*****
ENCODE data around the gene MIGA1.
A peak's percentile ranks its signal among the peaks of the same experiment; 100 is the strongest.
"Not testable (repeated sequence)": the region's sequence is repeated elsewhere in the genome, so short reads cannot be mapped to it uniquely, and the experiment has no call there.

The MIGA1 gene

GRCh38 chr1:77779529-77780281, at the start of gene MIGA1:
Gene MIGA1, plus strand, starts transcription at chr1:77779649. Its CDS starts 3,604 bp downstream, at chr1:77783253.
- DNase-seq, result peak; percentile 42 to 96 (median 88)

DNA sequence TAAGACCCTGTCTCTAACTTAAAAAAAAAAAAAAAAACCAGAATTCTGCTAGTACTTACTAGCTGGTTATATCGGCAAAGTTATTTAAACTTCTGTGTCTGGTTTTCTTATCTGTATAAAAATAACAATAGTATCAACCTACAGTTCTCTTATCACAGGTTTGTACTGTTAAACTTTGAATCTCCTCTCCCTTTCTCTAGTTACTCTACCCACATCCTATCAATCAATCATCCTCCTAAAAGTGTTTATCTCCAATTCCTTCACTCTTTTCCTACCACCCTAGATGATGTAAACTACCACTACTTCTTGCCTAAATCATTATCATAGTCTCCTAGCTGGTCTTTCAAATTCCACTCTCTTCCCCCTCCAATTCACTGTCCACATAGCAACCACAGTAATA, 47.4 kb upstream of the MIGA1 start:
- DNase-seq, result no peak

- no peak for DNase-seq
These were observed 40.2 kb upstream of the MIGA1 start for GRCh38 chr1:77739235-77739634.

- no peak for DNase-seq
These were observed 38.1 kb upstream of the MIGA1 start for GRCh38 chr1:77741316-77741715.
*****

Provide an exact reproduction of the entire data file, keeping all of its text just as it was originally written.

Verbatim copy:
ENCODE data around the gene MIGA1.
A peak's percentile ranks its signal among the peaks of the same experiment; 100 is the strongest.
"Not testable (repeated sequence)": the region's sequence is repeated elsewhere in the genome, so short reads cannot be mapped to it uniquely, and the experiment has no call there.

The MIGA1 gene

GRCh38 chr1:77779529-77780281, at the start of gene MIGA1:
Gene MIGA1, plus strand, starts transcription at chr1:77779649. Its CDS starts 3,604 bp downstream, at chr1:77783253.
- DNase-seq, result peak; percentile 42 to 96 (median 88)

DNA sequence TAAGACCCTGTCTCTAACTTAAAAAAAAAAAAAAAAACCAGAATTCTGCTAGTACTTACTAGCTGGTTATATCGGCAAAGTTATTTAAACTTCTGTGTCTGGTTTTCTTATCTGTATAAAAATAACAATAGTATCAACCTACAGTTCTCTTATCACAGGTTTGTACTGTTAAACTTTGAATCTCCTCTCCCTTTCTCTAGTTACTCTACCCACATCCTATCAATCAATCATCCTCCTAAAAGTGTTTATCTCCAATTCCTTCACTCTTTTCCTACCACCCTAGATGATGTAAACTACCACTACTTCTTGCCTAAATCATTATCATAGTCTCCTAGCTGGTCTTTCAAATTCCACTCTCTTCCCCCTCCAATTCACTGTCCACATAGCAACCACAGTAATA, 47.4 kb upstream of the MIGA1 start:
- DNase-seq, result no peak

- no peak for DNase-seq
These were observed 40.2 kb upstream of the MIGA1 start for GRCh38 chr1:77739235-77739634.

- no peak for DNase-seq
These were observed 38.1 kb upstream of the MIGA1 start for GRCh38 chr1:77741316-77741715.